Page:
Characterization of the Union Springs Formation, Finger Lakes Region, NY
Karaca, Ceren; Jordan, Teresa E.
The Devonian Marcellus "Shale" of the Appalachian Basin is currently being exploited widely for natural gas production. Conflicting interpretations of its depositional environment have been advanced, and no consensus has been reached yet. This study uses a high resolution sedimentological approach to show the heterogeneity of the Union Springs Formation (within the Marcellus Shale) and attempts to determine the local depositional conditions.
Details are documented in 32 samples collected from fresh, unweathered surfaces of an active rock quarry (Seneca Stone Co.) in Seneca Falls, NY [42.85573°N, 76.78544°W] in the northern extent of the outcrop belt. Utilizing a combination of outcrop observations, hand sample descriptions of textures and bioturbation, optical and scanning electron petrography and microfossil examination, TOC data, and major and trace element variations, three macroscopic lithofacies and thirteen microfacies have been identified based on their allochthonous, autochthonous and authigenic components.
In the study area, macroscopically, the Union Springs Formation is merely 3.6 m thick, with a lower bioclastic limestone, a middle organic-rich laminated mudstone, and an upper concretionary limestone. Microscopically, the main agent diluting the organic matter appears to be carbonates (styliolinids, brachiopods, calcisilt grains). During the deposition of the Union Springs Formation, primary biological production was high, as revealed by the prevalence of marine algal cysts in all of the organic-rich microfacies.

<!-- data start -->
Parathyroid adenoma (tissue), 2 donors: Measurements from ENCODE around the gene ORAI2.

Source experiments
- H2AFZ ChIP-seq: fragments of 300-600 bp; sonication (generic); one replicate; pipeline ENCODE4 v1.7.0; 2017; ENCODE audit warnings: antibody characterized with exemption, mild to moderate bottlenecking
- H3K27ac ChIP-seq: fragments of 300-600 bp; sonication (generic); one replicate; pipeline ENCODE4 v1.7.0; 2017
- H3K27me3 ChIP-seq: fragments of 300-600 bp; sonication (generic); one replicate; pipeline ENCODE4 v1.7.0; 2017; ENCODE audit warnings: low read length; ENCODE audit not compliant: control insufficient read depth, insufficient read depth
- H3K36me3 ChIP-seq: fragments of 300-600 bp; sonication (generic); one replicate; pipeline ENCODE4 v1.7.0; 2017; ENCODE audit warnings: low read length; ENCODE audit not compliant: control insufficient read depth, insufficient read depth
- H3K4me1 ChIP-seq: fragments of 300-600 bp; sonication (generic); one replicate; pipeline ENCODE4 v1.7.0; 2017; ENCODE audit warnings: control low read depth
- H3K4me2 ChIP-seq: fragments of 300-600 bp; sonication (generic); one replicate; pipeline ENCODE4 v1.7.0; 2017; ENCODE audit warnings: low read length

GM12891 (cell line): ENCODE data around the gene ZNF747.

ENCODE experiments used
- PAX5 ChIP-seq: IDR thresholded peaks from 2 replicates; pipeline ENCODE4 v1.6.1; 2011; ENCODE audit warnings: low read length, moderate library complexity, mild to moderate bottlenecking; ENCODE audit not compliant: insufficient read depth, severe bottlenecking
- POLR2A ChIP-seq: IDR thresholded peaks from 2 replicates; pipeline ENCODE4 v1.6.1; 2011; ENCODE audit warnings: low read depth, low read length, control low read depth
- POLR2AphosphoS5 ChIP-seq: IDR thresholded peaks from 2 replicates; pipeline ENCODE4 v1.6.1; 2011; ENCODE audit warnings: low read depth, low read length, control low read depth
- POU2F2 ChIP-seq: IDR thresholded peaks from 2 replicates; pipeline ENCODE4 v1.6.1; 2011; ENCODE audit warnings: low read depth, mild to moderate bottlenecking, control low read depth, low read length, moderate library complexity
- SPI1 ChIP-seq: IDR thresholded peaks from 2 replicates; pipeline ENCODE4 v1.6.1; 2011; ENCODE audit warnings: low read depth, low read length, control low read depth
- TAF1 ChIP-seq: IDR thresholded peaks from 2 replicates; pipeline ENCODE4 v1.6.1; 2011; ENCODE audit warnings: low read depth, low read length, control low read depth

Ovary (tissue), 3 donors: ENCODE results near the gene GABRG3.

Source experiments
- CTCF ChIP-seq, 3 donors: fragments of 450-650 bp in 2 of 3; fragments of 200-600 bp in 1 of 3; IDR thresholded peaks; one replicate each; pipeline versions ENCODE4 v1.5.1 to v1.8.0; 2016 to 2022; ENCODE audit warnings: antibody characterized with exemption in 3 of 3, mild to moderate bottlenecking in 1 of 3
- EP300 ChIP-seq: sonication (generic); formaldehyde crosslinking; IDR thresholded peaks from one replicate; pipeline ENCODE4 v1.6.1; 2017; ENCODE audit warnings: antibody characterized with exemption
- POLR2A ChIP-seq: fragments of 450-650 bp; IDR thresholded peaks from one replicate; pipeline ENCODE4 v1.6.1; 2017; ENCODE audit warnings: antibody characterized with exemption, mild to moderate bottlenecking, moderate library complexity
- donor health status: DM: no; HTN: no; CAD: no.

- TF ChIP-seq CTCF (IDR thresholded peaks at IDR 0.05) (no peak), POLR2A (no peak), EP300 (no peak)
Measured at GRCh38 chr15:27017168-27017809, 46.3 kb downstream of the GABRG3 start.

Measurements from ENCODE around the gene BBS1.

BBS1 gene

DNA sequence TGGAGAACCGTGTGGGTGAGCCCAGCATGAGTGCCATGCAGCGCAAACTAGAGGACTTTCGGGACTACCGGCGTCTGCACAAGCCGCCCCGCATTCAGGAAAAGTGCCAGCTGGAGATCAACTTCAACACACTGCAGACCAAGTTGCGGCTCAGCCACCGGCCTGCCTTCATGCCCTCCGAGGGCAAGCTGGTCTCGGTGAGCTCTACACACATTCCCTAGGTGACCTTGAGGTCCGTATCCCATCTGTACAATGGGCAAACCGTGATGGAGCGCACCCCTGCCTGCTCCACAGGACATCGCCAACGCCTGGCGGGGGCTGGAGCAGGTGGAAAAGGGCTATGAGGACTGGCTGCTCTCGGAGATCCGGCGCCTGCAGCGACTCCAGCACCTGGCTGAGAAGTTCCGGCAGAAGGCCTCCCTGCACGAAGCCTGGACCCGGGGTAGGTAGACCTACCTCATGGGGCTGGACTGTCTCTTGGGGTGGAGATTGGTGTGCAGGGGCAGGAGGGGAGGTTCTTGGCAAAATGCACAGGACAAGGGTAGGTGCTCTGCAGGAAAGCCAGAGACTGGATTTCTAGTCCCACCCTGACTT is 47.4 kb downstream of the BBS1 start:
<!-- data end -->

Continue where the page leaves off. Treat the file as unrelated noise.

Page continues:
Whereas the small thickness of the Union Springs Formation and the study site's position towards the western end of the clastic Catskill wedge might lead to the expectation that here the Union Springs Formation would represent a distal basin margin, instead the microfacies reveal that even this highly condensed section experienced oxygen-poor sub-wavebase environmental conditions. The microfacies distribution defines a small-scale (<50 cm) stratigraphic stacking pattern, which reveals that this location experienced initial deepening of marine water depth and then shallowing. During part of the time of accumulation of the middle black shale lithofacies, the bottom waters were anoxic-sulphidic. Nearly all deposition occurred below wavebase. The local pattern of Transgressive Systems Tract overlain by Highstand Systems Tract fits well within existing sequence stratigraphic models of the large-scale Devonian Appalachian Basin.
AAPG Search and Discovery Article #90163©2013AAPG 2013 Annual Convention and Exhibition, Pittsburgh, Pennsylvania, May 19-22, 2013